The recommended strategy is to frequently renew the CA's certificate with a new key. This makes an attack on any one key less valuable to the attacker and less damaging to the victim. When a new key is created, a new CDP is also created. This ensures that the key used to sign the certificate also matches the key used to sign the CRL. Creating additional CDPs means that a number of smaller CRLs are created, rather than one large CRL, resulting in a reduction of the download time of individual CRLs. (This process of creating a number of smaller CRLS instead of one large one is known as partitioning the CRL.) Clients—either client machines or users—can tell whether they have the correct CRL by performing a signature check on the CRL; this check provides the greatest reliability when operating with other clients.
This section describes how the following topics relate to Windows 2000 Certificate Services:
Server Gated Cryptography (SGC) certificates
Third-party cryptographic service provider (CSP) support
It is a common misconception that all cryptography is export controlled. In fact, only the components that involve encryption are subject to export restrictions. These export-controlled components are the symmetric encryption algorithms and the public key technologies that deal with key exchange of symmetric cryptography session keys.
Digital signature public key technology is not export controlled, because the signed data is not encrypted. All Microsoft products can generate the same strength of signing public keys. However, export and export-controlled versions of Microsoft products differ in the strength of key exchange public keys that they can generate. Recent new export regulations mean the difference between the versions is now much smaller than before.
Windows 2000 Certificate Services perform only signing operations and use, therefore, only signing public-key pairs. The strength of the public keys that can be used to sign certificates is the same for both North American and export versions of Windows 2000. Subject key generation occurs on the client, not on the CA, and a Windows 2000 CA can therefore support both export-controlled and exportable products as clients.
Server Gated Cryptography (SGC) Certificates
Server Gated Cryptography (SGC) is part of the Windows 2000 operating system (SGC is also included with Windows 95, Windows 98, and Windows NT). Windows SGC provides strong 128-bit cryptography for online banking and other approved uses, and it interoperates with all leading vendors' implementations of SGC. SGC ensures that information exchanged between two parties can be read only by them, and that this information cannot be changed without their knowledge.
SGC is an extension of the Secure Sockets Layer (SSL) protocol. SSL is a widely used way to establish secure communications with a Web site. For example, Microsoft IIS offers the SSL protocol, which provides data encryption, server authentication, and message integrity for a TCP/IP connection.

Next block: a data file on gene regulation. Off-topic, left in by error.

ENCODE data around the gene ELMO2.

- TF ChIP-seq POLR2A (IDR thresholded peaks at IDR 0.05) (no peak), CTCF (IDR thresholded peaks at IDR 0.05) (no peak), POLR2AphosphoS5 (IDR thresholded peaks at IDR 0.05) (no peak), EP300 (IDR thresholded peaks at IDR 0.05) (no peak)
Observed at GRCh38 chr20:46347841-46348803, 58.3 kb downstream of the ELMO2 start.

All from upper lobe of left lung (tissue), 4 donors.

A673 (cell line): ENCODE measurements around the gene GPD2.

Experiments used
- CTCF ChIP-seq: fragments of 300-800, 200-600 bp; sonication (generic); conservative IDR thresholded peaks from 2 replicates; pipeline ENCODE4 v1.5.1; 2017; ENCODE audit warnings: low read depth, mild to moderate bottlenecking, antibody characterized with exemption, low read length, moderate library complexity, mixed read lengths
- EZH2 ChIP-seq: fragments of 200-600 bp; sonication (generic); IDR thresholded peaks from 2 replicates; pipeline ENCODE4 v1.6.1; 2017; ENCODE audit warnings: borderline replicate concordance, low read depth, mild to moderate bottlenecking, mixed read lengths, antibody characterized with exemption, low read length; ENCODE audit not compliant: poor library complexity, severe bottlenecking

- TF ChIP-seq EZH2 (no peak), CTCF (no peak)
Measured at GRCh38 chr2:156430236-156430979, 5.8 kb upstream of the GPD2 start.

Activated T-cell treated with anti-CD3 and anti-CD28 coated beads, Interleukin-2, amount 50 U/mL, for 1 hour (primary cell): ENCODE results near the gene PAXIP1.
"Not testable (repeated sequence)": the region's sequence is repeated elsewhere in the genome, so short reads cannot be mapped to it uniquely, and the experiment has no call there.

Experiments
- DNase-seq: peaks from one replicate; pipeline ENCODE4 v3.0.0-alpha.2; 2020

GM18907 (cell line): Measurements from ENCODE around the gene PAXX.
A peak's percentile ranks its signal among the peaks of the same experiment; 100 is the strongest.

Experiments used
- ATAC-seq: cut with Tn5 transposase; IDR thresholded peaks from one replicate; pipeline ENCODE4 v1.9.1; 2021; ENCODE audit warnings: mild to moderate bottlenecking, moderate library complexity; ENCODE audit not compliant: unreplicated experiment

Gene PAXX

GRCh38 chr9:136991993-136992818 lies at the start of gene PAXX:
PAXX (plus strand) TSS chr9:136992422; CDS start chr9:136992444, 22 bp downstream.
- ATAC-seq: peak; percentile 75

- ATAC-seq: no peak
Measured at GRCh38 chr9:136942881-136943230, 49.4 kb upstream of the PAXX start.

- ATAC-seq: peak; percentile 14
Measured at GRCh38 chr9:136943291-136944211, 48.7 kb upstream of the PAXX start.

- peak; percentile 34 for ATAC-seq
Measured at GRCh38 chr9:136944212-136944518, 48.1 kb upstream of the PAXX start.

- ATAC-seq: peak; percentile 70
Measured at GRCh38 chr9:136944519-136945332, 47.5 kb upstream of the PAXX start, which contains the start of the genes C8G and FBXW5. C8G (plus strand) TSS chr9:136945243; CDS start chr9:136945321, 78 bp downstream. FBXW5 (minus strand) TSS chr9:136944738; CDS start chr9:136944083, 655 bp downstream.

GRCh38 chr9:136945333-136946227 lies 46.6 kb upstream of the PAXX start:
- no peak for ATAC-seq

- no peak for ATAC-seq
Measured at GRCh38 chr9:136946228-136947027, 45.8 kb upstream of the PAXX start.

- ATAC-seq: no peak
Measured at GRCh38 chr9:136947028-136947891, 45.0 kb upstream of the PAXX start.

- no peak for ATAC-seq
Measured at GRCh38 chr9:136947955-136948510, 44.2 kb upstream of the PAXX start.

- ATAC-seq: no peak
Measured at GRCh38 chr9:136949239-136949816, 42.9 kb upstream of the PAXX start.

SSL's security "handshake" initiates the TCP/IP connection. This handshake results in the client and server agreeing on the level of security they will use and fulfills any authentication requirements for the connection. Thereafter, SSL's only role is to encrypt and decrypt the byte stream of the application protocol being used (for example, HTTP). This means that all the information in both the HTTP request and the HTTP response are fully encrypted, including the URL the client is requesting, any submitted form contents (such as credit card numbers), any HTTP access authorization information (usernames and passwords), and all the data returned from the server to the client.
The difference between SSL and SGC is that SGC is used only for certain restricted purposes—primarily for protecting banking information. As a result, U.S. export law, which otherwise prohibits the export of strong cryptographic products, allows SGC to use strong cryptography throughout a great part of the world11. Because SSL, on the other hand, can be used for any purpose, U.S. export law requires that there be two versions of the product, a North American version that uses 128-bit cryptographic keys, and an international version that uses 40-bit cryptographic keys.
You can use both SGC and SSL on the same computer. The digital certificates for SSL and SGC are not interchangeable. An SGC certificate can function as an SSL certificate, but an SSL certificate cannot function as an SGC certificate. This means that both the customer and the bank must have SGC installed to use strong cryptography. If either of them does not, the session steps down to a normal SSL session.
When setting up an Internet server belonging to a qualified foreign bank, a special SGC certificate is installed in place of the usual server certificate. The server-side schannel12 sees that this is an SGC certificate and turns on 128-bit SSL. When this certificate is transmitted to the client (as part of the SSL handshake) the client-side schannel also sees that this is an SGC certificate and enables 128-bit SSL for this connection. (Neither the server nor the client is required to have a domestic version of schannel in order for this to work.)
An SGC certificate has two characteristics:
The SGC certificate has a special extended key usage (EKU) field.
The SGC certificate is issued by one of the CAs authorized to issue SGC certificates.